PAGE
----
When Warner Bros. Interactive and Rocksteady Studios released Batman: Arkham Asylum in 2009, it blew away the minds of gamers around the world. It was the first true Batman video game. The sequel, Batman: Arkham City, released two years later to another collective of blown minds, upped the ante compared to the original. Now, updated versions of the games have been released for Xbox One and PlayStation 4, but does the Dark Knight strike again, or is this collection just a Killing Joke? The story behind both games is simple enough and they share basic plot ideas. Something has gone wrong in Arkham...

  • LG V20 review: the definitive live gig smartphone?

    The LG G5 (review) was a rare misstep of sorts for the South Korean firm, delivering an innovative but ultimately flawed design and pricey add-ons that weren't readily available at launch. But the LG V20 seems to take a step back from the drastically over-engineered G5, being a refinement in many areas and introducing meaningful improvements at first glance. Hardware The biggest change is that LG has dropped the innovative but ultimately unpolished gun magazine slot seen on the G5. Instead, the phone mimics the Samsung Omnia 7 and uses a removable aluminium back that pops off thanks to a button on the side....

  • The Elder Scrolls V: Skyrim Special Edition [Xbox One] review: old familiar

    Five years after its initial release, Bethesda has re-released The Elder Scrolls V: Skyrim on current generation consoles (and PC once more) with a new lick of paint. Is this the RPG you should be picking up for the holiday season, or throwing it into a dragon's hellfire? If you're reading this then there's a good chance you've already played some of Skyrim. In fact, you probably just want to know if it's worth the extra cash for this "upgraded" version. Let’s get one thing straight: this is identical to 2013's release of Skyrim: Legendary Edition in content. It includes the base...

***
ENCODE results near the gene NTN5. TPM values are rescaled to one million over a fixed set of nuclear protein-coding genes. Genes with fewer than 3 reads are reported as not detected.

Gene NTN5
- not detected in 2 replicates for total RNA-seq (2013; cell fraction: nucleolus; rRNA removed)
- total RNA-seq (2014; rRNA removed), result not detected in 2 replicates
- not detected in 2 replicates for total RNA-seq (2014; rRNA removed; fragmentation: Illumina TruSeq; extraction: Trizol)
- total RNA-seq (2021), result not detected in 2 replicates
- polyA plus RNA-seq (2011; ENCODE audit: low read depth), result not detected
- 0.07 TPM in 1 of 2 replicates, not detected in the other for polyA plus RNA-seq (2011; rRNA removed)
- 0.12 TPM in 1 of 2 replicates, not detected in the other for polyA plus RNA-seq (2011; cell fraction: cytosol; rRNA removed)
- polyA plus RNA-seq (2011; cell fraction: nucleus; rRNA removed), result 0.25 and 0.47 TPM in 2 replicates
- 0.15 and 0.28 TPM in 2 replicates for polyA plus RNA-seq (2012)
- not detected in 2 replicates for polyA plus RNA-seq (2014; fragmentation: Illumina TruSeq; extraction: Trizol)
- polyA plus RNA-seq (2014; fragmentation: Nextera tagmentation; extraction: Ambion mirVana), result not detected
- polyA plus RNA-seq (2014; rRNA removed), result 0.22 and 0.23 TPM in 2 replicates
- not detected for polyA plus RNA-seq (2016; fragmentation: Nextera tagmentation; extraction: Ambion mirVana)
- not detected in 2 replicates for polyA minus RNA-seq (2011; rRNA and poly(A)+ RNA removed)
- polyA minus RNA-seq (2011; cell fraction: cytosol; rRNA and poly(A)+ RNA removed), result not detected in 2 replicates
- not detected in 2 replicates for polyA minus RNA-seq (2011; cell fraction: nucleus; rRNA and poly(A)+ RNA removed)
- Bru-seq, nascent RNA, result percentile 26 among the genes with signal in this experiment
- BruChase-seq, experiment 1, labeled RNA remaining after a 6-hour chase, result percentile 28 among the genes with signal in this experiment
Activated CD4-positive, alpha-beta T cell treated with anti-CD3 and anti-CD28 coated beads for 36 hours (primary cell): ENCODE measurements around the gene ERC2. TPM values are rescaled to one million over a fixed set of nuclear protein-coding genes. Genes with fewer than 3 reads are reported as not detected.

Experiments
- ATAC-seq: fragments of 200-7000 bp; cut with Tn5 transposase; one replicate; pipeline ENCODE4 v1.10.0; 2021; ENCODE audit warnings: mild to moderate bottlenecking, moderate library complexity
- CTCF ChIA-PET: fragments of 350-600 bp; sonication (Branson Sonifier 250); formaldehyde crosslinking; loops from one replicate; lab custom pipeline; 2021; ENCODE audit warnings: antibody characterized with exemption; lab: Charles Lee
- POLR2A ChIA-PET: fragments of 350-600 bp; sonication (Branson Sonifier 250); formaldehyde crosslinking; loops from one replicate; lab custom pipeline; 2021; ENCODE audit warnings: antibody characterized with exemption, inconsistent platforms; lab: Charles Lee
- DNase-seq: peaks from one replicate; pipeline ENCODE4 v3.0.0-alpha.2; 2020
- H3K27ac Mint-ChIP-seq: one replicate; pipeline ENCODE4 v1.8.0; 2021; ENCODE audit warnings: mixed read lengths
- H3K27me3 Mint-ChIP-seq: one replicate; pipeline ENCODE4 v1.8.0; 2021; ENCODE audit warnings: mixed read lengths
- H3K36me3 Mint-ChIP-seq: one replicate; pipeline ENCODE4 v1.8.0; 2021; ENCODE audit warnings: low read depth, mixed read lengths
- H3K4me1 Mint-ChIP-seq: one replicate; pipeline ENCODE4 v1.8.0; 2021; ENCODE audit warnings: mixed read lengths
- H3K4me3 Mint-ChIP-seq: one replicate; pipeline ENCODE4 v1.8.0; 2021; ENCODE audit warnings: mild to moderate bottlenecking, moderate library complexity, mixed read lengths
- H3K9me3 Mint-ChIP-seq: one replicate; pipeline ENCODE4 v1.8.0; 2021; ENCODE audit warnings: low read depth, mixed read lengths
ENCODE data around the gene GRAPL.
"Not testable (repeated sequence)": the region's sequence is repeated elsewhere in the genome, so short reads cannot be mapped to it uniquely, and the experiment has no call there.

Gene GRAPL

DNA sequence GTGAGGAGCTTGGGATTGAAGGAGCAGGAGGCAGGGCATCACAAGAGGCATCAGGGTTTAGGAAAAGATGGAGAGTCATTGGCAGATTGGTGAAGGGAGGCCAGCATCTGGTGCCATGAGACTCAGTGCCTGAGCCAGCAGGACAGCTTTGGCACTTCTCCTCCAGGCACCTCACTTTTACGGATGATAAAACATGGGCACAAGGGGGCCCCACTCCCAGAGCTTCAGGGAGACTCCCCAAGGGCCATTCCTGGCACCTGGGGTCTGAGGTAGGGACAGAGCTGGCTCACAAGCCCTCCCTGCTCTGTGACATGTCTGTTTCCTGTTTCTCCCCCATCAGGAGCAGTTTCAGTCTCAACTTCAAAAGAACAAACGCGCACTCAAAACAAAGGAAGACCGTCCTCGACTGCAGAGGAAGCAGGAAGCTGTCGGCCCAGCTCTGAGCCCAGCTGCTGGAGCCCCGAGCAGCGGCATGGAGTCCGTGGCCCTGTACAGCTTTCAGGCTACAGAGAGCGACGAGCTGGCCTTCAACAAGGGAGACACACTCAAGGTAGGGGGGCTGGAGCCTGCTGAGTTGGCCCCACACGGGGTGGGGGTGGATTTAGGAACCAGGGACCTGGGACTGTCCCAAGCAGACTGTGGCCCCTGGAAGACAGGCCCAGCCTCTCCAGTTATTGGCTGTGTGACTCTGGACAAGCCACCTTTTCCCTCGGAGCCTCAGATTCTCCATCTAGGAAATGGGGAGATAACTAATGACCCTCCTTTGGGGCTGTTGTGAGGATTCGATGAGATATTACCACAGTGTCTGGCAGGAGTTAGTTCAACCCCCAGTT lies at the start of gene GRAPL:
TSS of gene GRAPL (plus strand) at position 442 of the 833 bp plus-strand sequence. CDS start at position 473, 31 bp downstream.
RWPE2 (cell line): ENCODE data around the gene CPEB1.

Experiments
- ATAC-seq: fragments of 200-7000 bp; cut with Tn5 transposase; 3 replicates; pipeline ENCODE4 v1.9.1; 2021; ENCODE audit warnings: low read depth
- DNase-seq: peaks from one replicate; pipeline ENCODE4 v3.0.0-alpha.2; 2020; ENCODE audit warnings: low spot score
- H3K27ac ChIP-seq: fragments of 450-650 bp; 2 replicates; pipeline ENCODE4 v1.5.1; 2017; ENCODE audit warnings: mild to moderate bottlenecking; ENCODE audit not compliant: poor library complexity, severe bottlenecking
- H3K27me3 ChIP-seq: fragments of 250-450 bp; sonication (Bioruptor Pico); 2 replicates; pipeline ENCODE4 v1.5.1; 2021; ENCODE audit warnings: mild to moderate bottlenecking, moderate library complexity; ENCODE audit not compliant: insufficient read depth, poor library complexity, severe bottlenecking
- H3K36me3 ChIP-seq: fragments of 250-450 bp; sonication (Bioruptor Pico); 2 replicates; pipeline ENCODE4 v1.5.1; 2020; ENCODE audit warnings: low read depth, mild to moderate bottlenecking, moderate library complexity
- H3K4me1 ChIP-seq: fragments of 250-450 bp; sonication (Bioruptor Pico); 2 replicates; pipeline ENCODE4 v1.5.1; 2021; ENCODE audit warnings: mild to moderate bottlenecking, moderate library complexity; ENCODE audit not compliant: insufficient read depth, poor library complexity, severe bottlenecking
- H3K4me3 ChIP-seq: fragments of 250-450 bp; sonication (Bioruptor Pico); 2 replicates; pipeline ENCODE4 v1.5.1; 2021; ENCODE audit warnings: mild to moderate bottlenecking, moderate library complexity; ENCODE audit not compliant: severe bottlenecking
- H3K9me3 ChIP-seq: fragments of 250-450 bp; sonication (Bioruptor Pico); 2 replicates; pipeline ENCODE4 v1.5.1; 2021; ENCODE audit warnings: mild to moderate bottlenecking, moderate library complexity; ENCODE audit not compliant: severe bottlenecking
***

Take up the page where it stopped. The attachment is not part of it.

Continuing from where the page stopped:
• Mafia III [Xbox One] review: a game of contrasts

    Picture this: your friends and family have been murdered, you’re left for dead and your ties to the Mafia have all but betrayed you. What are you gonna do? Kill everyone for revenge, of course. A story of revenge Okay, so that’s a basic rundown of the latest open-world crime simulator, Mafia III. Set during 1968 in America, the game uses the Vietnam War and counter-culture as the backdrop for this tale. You take on the role of Lincoln Clay, a black man, and recent war veteran and special ops veteran with ties to the Mafia. Upon his arrival in New Bordeaux,...